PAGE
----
Because they think it is just not safe any more?
Maybe it isn’t:
New York, NY – June 23, 2015 – Could a generation born and bred on social media and synonymous with “selfie culture” be on the verge of a social shutdown? A new USA Network study found that more than half (55%) of young people say that if they could start fresh, they wouldn’t join social media at all and 75% say they are somewhat likely (29%), likely (23%) or highly likely (23%) to deactivate their social media accounts if major digital security breaches continue.
And, Generation Y – the most digitally minded generation to date – is going retro, turning to paper files and storage boxes to lock down their data. Brown boxes (e.g. physical filing systems) are the new “black boxes” of data, cited by Gen Ys on a scale of 0 to 10 as more secure (6.54) than their online bank account (6.22), hard drive (6.20), personal computer (6.03) or online medical records (5.98). In fact, nearly twice as many young Americans store information in physical files/boxes (32%) than on the Cloud (19%). More.
Realistically, far more people say they will start or stop doing something than ever do.
Millennials often don’t vote and might be low information voters, but they could reasonably be expected to know about the prevalence of hacking sensitive information. And they have every reason to worry.
Cyberhacks are likely to increase, says Pew Research Center’s poll of experts:
In May , five Chinese military officials were indicted in Western Pennsylvania for computer hacking, espionage and other offenses that were aimed at six US victims, including nuclear power plants, metals and solar products industries. The indictment comes after several years of revelations that Chinese military and other agents have broken into computers at major US corporations and media companies in a bid to steal trade secrets and learn what stories journalists were working on.
The respected Ponemon Institute reported in September that 43% of firms in the United States had experienced a data breach in the past year. Retail breaches, in particular, had grown in size in virulence in the previous year. One of the most chilling breaches was discovered in July at JPMorgan Chase & Co., where information from 76 million households and 7 million small businesses was compromised. Obama Administration officials have wondered if the breach was in retaliation by the Putin regime in Russia over events in Ukraine.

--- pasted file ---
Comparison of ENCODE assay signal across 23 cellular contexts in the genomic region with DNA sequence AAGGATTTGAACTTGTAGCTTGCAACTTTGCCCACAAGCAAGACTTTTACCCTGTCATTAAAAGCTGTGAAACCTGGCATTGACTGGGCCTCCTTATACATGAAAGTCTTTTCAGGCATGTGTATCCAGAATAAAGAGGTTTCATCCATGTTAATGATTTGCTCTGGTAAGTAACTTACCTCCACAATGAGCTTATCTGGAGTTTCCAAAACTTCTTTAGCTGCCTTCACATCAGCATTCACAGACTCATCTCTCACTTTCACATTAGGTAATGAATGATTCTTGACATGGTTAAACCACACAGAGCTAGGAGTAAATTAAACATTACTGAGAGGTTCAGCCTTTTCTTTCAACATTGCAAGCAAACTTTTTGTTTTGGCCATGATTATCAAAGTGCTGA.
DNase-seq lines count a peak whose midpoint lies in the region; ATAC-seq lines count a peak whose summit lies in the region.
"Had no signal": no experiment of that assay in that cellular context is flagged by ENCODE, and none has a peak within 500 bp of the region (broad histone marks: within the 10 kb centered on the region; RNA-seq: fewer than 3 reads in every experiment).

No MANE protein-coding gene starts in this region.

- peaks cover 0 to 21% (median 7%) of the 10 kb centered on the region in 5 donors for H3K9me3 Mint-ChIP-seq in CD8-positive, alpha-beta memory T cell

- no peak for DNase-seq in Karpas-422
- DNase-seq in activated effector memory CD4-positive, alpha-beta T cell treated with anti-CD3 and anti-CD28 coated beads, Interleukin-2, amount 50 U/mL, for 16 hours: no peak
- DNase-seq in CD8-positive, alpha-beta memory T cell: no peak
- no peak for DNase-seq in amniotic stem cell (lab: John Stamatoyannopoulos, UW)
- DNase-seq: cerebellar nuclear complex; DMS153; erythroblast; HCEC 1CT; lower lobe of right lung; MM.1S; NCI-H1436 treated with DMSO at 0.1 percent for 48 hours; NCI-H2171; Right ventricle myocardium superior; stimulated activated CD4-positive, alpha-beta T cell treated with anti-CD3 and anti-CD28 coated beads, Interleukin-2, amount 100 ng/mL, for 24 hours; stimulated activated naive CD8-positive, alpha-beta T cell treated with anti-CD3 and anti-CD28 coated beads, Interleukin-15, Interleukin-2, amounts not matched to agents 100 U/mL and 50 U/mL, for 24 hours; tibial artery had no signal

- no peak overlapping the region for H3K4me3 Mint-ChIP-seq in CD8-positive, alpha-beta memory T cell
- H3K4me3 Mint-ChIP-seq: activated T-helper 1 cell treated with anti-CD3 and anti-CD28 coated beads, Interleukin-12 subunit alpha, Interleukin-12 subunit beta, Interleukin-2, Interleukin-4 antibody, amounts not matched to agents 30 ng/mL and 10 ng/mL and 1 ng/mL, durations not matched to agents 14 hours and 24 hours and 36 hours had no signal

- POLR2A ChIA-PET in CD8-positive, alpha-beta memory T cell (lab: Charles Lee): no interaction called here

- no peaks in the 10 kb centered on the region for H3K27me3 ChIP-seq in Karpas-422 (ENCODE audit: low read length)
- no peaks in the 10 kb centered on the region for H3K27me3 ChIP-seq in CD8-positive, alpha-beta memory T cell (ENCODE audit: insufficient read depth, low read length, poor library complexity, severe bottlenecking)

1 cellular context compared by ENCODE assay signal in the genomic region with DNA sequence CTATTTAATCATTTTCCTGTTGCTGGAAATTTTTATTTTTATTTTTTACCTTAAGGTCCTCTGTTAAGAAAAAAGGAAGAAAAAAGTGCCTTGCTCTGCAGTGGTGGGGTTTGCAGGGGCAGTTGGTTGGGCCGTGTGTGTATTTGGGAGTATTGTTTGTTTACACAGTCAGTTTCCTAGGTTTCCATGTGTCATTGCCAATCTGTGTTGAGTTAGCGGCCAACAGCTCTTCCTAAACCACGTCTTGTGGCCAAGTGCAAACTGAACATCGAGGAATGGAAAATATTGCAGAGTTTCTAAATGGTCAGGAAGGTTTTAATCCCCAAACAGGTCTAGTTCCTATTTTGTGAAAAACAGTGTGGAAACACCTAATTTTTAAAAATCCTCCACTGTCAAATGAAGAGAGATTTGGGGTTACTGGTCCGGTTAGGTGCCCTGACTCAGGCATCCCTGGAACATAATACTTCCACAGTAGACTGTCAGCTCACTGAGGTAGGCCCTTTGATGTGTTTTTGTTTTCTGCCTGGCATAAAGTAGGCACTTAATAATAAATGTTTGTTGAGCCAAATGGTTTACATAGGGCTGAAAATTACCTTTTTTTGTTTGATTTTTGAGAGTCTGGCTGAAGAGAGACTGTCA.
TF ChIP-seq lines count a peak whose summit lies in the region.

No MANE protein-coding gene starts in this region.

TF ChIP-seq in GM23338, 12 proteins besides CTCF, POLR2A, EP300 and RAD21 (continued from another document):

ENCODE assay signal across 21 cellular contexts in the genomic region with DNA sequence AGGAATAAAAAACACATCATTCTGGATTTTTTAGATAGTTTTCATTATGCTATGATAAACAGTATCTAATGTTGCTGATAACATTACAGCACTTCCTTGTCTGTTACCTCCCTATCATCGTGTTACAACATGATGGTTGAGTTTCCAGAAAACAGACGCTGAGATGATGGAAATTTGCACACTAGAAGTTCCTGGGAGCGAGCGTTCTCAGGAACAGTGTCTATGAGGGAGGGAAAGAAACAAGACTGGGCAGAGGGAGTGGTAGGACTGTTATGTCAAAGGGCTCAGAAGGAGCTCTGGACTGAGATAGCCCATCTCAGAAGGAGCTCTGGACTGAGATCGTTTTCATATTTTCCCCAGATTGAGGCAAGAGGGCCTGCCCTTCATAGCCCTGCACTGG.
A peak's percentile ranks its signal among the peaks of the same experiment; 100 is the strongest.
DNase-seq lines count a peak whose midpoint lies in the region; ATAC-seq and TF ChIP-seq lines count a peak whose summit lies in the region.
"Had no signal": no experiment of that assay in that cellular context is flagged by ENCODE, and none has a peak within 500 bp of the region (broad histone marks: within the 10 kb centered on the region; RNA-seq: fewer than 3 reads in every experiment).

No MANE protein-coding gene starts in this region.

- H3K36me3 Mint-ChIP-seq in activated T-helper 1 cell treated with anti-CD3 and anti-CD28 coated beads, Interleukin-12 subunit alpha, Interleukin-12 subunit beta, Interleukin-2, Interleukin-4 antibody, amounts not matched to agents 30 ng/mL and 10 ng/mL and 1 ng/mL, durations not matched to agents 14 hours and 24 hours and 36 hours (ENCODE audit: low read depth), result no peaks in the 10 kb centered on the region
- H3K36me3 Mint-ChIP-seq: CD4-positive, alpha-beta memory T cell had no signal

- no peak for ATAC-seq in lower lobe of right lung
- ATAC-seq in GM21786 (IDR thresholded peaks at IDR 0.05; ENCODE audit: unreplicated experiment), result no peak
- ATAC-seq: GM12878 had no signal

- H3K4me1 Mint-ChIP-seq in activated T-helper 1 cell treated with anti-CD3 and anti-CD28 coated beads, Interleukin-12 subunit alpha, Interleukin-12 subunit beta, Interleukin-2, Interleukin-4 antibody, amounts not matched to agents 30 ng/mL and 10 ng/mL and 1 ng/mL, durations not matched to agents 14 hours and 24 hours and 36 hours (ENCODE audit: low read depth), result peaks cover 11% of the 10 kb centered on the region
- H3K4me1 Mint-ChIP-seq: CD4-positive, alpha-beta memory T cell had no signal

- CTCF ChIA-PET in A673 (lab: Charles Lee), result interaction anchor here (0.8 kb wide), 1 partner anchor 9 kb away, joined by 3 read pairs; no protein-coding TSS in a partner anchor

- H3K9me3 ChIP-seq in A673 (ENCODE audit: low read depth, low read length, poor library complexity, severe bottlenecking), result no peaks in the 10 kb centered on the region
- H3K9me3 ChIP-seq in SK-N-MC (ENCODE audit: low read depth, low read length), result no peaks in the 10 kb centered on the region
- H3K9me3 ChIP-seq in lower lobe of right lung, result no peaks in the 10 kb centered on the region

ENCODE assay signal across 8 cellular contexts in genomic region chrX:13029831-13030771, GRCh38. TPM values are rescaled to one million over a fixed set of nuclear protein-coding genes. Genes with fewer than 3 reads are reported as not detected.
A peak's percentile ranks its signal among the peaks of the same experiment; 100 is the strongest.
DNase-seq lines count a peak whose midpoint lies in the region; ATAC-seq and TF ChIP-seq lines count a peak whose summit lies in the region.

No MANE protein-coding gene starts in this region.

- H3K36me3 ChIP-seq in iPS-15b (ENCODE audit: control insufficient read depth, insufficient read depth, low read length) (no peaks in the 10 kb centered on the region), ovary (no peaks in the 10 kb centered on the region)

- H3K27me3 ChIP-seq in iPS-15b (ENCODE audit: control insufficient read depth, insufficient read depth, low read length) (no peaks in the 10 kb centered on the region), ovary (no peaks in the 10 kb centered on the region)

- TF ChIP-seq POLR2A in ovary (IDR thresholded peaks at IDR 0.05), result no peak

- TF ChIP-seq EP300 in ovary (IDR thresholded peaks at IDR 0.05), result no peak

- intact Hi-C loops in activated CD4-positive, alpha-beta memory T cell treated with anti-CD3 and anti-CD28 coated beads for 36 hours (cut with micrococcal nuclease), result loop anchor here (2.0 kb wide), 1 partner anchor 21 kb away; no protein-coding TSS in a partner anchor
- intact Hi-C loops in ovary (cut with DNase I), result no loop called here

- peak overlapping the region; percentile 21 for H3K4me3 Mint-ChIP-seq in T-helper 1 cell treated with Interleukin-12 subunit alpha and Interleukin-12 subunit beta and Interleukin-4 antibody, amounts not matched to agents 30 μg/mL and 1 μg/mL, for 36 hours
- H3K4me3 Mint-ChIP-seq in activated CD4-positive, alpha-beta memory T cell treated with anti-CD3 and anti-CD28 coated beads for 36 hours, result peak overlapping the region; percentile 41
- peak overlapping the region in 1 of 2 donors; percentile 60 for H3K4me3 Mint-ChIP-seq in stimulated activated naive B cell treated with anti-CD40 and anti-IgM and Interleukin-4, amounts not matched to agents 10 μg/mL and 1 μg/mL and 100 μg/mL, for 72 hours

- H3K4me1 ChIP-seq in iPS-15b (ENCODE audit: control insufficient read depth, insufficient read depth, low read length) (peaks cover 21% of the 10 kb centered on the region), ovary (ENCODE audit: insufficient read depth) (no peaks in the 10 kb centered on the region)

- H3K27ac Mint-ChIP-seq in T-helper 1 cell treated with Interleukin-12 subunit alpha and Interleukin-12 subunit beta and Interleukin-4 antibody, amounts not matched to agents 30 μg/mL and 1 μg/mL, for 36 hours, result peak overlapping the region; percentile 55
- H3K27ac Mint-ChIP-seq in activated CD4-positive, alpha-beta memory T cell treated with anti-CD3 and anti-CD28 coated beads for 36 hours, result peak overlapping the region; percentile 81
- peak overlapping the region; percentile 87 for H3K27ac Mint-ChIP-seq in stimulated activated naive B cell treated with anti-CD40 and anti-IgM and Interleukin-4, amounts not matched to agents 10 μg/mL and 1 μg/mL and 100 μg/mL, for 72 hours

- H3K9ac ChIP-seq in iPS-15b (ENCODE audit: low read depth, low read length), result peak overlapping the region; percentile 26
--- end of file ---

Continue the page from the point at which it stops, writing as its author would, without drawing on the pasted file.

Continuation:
I myself spent several hundred dollars last week for a computer pro from Nerds on Site to rid my (by then) non-functional system of the outcome of several different spyware programs. They (thankfully!) conflicted with each other and continually crashed the computer. I have no idea how they got in. I believe they are gone, but they may be replaced by more sophisticated spyware and malware that won’t crash the system.
Here are some ideas for protecting oneself online: For example,
4. Do not use free Wi-Fi
An increasing number of public places now offer free wireless access to the Internet. Often, a user does not need a password to connect to these wireless networks. These services might be useful, but they’re also an easy way for hackers to access everything on your device. Unless you really need it, it is best not to use it.
Come to think of it, I had been using free wi-fi for hours on the train in recent years…
5. Use HTTPS
HTTPS is officially known as “hyper-text transfer protocol secure.” It is similar to HTTP, which is used to enter Internet addresses. HTTPS adds an extra layer of security and encryption while online. Communications between users and sites that support HTTPS are encrypted. The information is also authenticated. That means that HTTPS can determine whether or not a website is real.
Now we know what difference the “s” makes.
Also, we should always keep a verified print copy of all key documents, in case electronic ones have been altered. Yes, that could happen too.
Denyse O’Leary is a Canadian journalist, author, and blogger.